If you didn’t think he had the college vote before…
Democratic presidential candidate Sen. Bernie Sanders recently filed a bill that deals with the criminalization of marijuana and other tetrahydrocannabinols. It’s called the “Ending Federal Marijuana Prohibition Act of 2015.” As the name denotes, it’s designed to loosen the federal government’s various restrictions on marijuana. While the legislation has yet to be officially introduced in the Senate, Sen. Sanders has been getting a lot of press over the bill. So is it really worth the hype? Put on some “Buffalo Soldier” and let’s dive in!
Point 1: The main crux of the Ending Federal Marijuana Prohibition Act is to give states more power in enacting their own marijuana policies, without the fear of the federal government cracking down on individuals with the possession of marijuana or other tetrahydrocannabinols. With this bill, for the federal government anyway, the procession and use of marijuana would not be a crime due to the removal of the drug from the Drug Enforcement Administration’s list of the “most dangerous” drugs and the Controlled Substances Act.
Point 2: Ok, we have to get one thing straight here. Sen. Sanders’ bill doesn’t technically legalize marijuana nationally, not in the way most people are thinking anyway. As said before, it gives states the ability to police and enforce their own marijuana policies without hindrance from the federal government. Look at it like fireworks. In some states, certain type of fireworks would be known as illegal, while in a neighboring state they could be perfectly legal to use and purchase. Sen. Sanders’ legislation essentially would do the same thing to marijuana.
Point 3: Currently marijuana laws between states differ greatly. Some states like Colorado, Washington, and Oregon have allowed both recreational and medicinal use of marijuana and other tetrahydrocannabinols. While others like California, Illinois, and New York have allowed marijuana use for medicinal purposes only. Finally there are states that make possession and/or use of marijuana completely illegal. Sen. Sanders’ bill would allow states to keep (or make) their own laws for marijuana and other tetrahydrocannabinols.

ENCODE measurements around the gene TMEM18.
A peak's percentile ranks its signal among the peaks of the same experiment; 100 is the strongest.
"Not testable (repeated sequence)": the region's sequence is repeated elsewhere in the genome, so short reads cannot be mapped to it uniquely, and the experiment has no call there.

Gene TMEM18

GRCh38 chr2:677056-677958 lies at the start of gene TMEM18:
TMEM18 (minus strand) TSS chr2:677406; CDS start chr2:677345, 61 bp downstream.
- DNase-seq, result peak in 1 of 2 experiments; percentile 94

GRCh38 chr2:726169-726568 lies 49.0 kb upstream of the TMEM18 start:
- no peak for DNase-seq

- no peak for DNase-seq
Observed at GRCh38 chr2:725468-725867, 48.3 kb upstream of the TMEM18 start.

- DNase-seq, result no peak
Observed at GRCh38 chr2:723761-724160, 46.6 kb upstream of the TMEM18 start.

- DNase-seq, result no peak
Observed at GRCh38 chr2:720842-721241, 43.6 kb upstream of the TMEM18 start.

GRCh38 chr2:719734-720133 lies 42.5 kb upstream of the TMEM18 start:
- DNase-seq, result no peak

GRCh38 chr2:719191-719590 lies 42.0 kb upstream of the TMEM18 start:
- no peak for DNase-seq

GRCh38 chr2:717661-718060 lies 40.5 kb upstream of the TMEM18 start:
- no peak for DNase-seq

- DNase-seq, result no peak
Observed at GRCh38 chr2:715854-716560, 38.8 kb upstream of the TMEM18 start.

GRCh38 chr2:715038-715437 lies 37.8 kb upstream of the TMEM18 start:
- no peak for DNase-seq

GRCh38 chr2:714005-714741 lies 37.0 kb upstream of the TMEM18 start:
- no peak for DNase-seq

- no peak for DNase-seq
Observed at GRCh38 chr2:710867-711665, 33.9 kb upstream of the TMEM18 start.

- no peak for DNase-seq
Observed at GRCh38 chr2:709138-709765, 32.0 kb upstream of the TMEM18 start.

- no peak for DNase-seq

Point 4: The bill goes as far as to respect state’s rights making it illegal for the transportation of marijuana from one state (where it’s legal) to another (where it could not be). Once again, think fireworks.
Point 5: One of the aspects that would change under Sen. Sanders’ bill is penalties for marijuana transportation. People who would be found guilty would either pay a fine or at worst, do no more than one-year’s jail time.
Point 6: Sen. Sanders has touted that his bill would be a huge step in reforming the criminal justice system. A stat that gets quoted often is that in 2013, just under 700,000 individuals – 693,482 to be exact – were arrested with breaking marijuana laws and around 88% (609,423) were later charged with jail time!
Point 7: Sen. Sanders’ bill has a lot of similarities with Rep. Jared Polis’ House bill back in 2013 called, the Regulate Marijuana Like Alcohol Act. It was reintroduced this year as well, but there are slight differences between both pieces of legislation. The biggest being that Rep. Polis’ bill would transfer the DEA’s authority of marijuana authorization and bring it into the Bureau of Alcohol, Tobacco, Firearms and Explosives, where it would be regulated similar to how alcohol is in the US.
Point 8: Not surprisingly, Sen. Sanders’ pro-marijuana legalization stance has been very popular with many legalization groups, yet it has gotten the biggest applause from those on college campuses where many politicians have been struggling trying to attract the youth vote (ie Millennials).
Point 9: Yet Millennials aren’t the only one that has supported marijuana legalization. According to a recent Gallop poll, 58% of those surveyed support legalization.
Point 10: Yet realistically speaking, Sen. Sanders’ bill is unlikely to pass, since many in Congress are still wary about loosening federal marijuana regulations.
(Photo Credit: Google Images, Governing.com)